I vaguely remember watching Safe House when it first came to Blu-ray. I don’t have a good reason why we didn’t cover it on this site, so I won’t waste anyone’s time with a bad one (excuse, that is). But, looking back, this is one of those films that might be best-known for the cast as opposed to the film itself. Obviously the two headliners are Denzel Washington and Ryan Reynolds, but look a bit deeper and see the late Sam Shepard, Brendan Gleeson, Vera Farmiga, Robert Patrick and Joel Kinnaman. Not a bad cast. There were evidently some creative differences between Washington and director Daniel Espinosa, though it wasn’t highly publicized. At any rate, it’s been nearly a decade since the film came out so I finally found the time to sit down and see what was what.
We meet a low-level CIA employee, Matt Weston (Ryan Reynolds). His job is answering phones and watching video monitors at a government safe house in Cape Town, South Africa. He’s forced to lie to his girlfriend in that his work needs to be secret and his boss (Brendan Gleeson), who he’s desperate to prove himself to. It so happens that Tobin Frost (Denzel Washington) is brought into the safe house. He’s a rogue CIA agent who’s been accused of turning against the country. The house is summarily attacked by those who want Frost dead. Weston manages to help Frost escape with the intent that they can make it to another safe house. Frost has other plans in mind.
The film managed to be modest success back in 2012. It took in over $200 million worldwide no doubt due to the star power involved. The story, admittedly, was a bit “been there, done that” but then again so are a lot of films. Naturally with the success of the Deadpool franchise, Ryan Reynolds’ influence has exponentially risen, so this might be looked back on one of those films “just before” he became a huge star. And Denzel Washington, well he’s got nothing to prove and he’s been accused of playing the same character in several films. This one seems to be no different. But he’s a competent enough actor that it doesn’t matter. If he can fall back on what most actors would aspire to be, that’s never a bad thing. Safe House is a satisfying popcorn thriller that’ll easily eat up a couple hours out of your day.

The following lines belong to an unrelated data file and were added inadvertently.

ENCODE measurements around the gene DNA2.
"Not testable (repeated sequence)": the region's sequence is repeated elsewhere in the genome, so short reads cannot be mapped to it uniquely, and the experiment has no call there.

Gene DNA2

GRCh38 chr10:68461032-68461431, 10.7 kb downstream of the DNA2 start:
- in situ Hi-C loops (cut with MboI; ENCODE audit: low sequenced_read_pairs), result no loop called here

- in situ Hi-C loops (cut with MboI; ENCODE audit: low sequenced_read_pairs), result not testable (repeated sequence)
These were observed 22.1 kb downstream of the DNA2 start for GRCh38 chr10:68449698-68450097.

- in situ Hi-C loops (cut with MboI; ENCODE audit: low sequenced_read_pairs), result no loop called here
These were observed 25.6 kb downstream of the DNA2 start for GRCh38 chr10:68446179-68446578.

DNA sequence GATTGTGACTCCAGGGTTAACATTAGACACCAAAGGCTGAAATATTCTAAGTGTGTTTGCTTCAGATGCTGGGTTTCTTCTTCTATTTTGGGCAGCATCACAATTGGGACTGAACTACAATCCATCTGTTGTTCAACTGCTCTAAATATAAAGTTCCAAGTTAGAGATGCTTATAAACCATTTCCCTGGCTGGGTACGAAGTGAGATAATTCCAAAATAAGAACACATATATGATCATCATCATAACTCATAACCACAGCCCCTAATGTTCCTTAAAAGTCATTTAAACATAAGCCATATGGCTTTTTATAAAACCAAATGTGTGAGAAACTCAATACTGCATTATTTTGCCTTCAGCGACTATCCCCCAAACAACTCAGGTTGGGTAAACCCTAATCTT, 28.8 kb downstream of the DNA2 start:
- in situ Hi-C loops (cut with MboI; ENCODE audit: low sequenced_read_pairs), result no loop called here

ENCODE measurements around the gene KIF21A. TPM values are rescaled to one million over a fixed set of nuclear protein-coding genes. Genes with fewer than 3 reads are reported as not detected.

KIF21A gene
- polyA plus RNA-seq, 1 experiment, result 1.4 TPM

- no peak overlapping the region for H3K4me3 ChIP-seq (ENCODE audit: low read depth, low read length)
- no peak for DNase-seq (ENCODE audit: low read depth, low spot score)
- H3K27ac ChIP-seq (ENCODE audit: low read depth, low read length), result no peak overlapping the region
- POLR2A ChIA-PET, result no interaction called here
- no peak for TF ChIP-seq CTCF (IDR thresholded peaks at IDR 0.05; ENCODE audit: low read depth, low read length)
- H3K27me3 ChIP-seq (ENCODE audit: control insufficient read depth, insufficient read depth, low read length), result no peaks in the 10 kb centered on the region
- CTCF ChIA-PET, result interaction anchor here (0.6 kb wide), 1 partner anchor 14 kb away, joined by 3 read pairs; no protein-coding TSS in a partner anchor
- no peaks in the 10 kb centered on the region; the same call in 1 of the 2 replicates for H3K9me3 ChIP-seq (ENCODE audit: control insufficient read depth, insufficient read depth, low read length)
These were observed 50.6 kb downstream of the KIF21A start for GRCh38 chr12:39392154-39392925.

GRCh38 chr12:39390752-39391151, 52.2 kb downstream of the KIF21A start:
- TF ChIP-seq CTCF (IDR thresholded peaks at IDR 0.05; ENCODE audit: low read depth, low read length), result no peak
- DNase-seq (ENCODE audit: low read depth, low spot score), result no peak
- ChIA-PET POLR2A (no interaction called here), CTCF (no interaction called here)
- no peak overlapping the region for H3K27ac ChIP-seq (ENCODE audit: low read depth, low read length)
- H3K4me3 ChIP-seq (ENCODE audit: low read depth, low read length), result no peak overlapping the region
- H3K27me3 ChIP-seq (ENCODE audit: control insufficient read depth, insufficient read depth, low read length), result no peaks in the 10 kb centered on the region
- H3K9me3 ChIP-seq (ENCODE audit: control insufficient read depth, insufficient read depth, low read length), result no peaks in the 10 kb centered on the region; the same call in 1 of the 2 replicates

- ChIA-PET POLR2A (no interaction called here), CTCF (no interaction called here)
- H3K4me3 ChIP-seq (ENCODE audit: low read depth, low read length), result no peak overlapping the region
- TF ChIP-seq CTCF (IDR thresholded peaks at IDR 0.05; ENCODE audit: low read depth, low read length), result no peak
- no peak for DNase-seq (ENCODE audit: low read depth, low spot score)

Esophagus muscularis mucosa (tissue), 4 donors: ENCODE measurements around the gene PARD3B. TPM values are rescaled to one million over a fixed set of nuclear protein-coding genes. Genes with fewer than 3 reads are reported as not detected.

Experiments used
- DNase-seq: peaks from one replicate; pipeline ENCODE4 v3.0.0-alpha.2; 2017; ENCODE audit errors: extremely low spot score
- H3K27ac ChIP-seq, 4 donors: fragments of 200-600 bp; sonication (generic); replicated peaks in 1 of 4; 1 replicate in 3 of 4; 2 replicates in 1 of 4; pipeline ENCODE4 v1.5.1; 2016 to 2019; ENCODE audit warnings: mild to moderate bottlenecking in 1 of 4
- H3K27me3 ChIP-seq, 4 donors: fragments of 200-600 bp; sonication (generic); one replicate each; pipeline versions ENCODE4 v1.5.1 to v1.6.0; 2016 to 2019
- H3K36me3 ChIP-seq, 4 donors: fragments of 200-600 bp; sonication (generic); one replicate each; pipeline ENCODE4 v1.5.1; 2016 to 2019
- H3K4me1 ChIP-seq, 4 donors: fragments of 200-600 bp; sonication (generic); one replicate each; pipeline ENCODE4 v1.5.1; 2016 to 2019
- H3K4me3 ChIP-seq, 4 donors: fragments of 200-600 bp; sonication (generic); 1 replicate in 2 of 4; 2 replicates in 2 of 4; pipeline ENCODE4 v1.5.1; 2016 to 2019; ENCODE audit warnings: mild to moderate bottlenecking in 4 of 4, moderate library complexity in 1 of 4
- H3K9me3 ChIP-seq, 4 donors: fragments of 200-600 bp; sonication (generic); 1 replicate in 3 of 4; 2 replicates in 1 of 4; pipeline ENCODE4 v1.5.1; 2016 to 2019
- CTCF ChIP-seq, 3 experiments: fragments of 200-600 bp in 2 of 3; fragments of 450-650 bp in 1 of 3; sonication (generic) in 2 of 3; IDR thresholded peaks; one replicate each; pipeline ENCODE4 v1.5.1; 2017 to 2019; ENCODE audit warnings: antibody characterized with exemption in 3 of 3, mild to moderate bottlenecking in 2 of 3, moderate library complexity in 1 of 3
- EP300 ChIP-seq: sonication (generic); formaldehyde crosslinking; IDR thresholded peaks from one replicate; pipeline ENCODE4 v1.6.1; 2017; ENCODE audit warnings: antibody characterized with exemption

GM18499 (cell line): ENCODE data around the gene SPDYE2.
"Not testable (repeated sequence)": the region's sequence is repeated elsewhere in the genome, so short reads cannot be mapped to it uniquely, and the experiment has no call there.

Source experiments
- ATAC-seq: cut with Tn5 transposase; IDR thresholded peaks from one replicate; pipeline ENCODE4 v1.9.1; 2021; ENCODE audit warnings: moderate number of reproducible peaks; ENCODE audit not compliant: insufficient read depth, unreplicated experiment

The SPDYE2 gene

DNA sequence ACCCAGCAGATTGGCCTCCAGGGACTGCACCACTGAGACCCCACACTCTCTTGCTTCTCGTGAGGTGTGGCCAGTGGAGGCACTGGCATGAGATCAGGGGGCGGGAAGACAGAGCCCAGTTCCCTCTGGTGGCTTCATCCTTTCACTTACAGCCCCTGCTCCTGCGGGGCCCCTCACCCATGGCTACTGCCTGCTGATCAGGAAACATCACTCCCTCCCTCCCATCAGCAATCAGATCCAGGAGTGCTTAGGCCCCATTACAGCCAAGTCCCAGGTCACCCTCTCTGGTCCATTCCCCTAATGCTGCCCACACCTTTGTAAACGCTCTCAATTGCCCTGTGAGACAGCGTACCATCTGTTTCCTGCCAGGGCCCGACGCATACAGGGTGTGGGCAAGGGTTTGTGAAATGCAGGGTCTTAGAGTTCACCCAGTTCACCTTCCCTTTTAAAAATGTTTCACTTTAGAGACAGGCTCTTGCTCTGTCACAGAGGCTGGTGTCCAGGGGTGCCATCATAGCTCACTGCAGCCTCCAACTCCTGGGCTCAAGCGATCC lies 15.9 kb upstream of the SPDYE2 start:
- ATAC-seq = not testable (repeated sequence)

Video: How’s it look?
Mill Creek’s transfer is the same as the previously-released Blu-ray of this film. That said, the AVC encoded 2.40:1 transfer is top-notch all the way through. Details are strong constantly offering rich, deep colors. Colors are always warm and well saturated and flesh tones accurate. The film does tend to get dark from time to time, the interiors of the house are never compromised and so forth. The print used is clean and shows no signs of grain or other defects. It shouldn’t since this is such a new film, but you never know sometimes. This is a solid transfer.
Audio: How’s it sound?
The DTS 5.1 Master Audio track is also strong. All of the channels get plenty of use here. Vocals are always clean and background noise strong throughout. Bullets fly, cars, buildings explode. There’s a lot of action in this film and the track never lets go. While not one that’ll challenge the limits of your system, there’s little to complain about here, this track accompanies the film very nicely and will please fans.
Supplements: What are the extras?
Unless I’m totally missing a hidden menu or something to that effect, there are no extras on this disc.
The Bottom Line
This, like many of Mill Creek’s other releases, is a head scratcher. As of this writing, the original Universal Blu-ray which has the same video and audio mix as this disc plus a slew of supplements, is actually about half the price as this disc. And I even like the cover art on that one better than this. Mill Creek has once again missed an opportunity to give the consumer any reason to purchase their disc over that of one that’s been out for several years. I rest my case.